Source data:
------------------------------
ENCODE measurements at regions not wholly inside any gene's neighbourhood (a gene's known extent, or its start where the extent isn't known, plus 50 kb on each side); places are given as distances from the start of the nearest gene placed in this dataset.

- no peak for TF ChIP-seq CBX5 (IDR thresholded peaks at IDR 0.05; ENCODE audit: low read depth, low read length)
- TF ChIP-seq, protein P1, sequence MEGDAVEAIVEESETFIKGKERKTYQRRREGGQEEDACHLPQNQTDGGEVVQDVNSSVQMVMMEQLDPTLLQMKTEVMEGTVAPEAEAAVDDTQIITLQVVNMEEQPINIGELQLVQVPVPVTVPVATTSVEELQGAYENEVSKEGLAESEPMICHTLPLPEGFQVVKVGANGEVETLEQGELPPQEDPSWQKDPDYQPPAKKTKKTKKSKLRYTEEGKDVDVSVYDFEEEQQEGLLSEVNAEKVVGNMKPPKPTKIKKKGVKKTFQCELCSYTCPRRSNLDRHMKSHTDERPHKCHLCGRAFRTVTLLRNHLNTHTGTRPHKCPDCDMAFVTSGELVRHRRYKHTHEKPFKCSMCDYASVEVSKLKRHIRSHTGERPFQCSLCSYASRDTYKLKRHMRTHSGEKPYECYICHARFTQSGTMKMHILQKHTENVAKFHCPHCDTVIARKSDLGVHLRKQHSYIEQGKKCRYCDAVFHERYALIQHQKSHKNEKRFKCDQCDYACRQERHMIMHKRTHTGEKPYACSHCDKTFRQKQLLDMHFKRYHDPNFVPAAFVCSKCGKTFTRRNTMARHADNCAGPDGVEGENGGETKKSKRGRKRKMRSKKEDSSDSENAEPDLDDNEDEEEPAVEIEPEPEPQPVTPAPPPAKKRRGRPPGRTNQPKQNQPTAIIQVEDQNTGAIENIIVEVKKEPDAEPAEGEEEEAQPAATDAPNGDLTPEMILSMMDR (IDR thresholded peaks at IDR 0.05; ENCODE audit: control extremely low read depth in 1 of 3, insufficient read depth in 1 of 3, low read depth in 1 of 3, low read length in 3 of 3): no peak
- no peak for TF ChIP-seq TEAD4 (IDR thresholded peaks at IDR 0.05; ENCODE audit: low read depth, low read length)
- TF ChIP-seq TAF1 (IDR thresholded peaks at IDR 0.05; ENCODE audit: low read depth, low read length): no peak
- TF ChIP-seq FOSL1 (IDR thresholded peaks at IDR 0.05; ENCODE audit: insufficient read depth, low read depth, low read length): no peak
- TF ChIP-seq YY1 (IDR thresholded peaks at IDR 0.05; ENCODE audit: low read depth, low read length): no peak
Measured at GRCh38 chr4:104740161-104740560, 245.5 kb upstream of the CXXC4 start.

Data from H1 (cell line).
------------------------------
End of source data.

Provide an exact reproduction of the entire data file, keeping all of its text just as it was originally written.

ENCODE measurements at regions not wholly inside any gene's neighbourhood (a gene's known extent, or its start where the extent isn't known, plus 50 kb on each side); places are given as distances from the start of the nearest gene placed in this dataset.

- no peak for TF ChIP-seq CBX5 (IDR thresholded peaks at IDR 0.05; ENCODE audit: low read depth, low read length)
- TF ChIP-seq, protein P1, sequence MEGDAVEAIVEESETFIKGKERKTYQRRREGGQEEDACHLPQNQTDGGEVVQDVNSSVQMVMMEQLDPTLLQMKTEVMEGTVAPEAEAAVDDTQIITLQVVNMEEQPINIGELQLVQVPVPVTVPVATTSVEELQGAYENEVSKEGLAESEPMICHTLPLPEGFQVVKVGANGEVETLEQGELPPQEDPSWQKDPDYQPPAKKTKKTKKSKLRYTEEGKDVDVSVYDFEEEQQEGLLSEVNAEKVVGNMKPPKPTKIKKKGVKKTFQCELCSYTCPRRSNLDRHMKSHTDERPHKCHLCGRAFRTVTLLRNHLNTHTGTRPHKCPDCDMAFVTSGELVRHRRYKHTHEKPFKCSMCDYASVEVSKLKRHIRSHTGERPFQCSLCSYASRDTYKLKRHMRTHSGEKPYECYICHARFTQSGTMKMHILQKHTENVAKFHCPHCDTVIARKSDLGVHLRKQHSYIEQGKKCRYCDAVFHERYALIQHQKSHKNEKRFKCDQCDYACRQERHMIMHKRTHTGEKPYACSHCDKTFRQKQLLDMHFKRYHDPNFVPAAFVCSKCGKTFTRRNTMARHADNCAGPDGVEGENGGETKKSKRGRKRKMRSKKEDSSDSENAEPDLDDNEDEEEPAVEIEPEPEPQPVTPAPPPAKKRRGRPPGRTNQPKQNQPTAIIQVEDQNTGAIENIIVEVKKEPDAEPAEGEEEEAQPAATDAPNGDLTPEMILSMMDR (IDR thresholded peaks at IDR 0.05; ENCODE audit: control extremely low read depth in 1 of 3, insufficient read depth in 1 of 3, low read depth in 1 of 3, low read length in 3 of 3): no peak
- no peak for TF ChIP-seq TEAD4 (IDR thresholded peaks at IDR 0.05; ENCODE audit: low read depth, low read length)
- TF ChIP-seq TAF1 (IDR thresholded peaks at IDR 0.05; ENCODE audit: low read depth, low read length): no peak
- TF ChIP-seq FOSL1 (IDR thresholded peaks at IDR 0.05; ENCODE audit: insufficient read depth, low read depth, low read length): no peak
- TF ChIP-seq YY1 (IDR thresholded peaks at IDR 0.05; ENCODE audit: low read depth, low read length): no peak
Measured at GRCh38 chr4:104740161-104740560, 245.5 kb upstream of the CXXC4 start.

Data from H1 (cell line).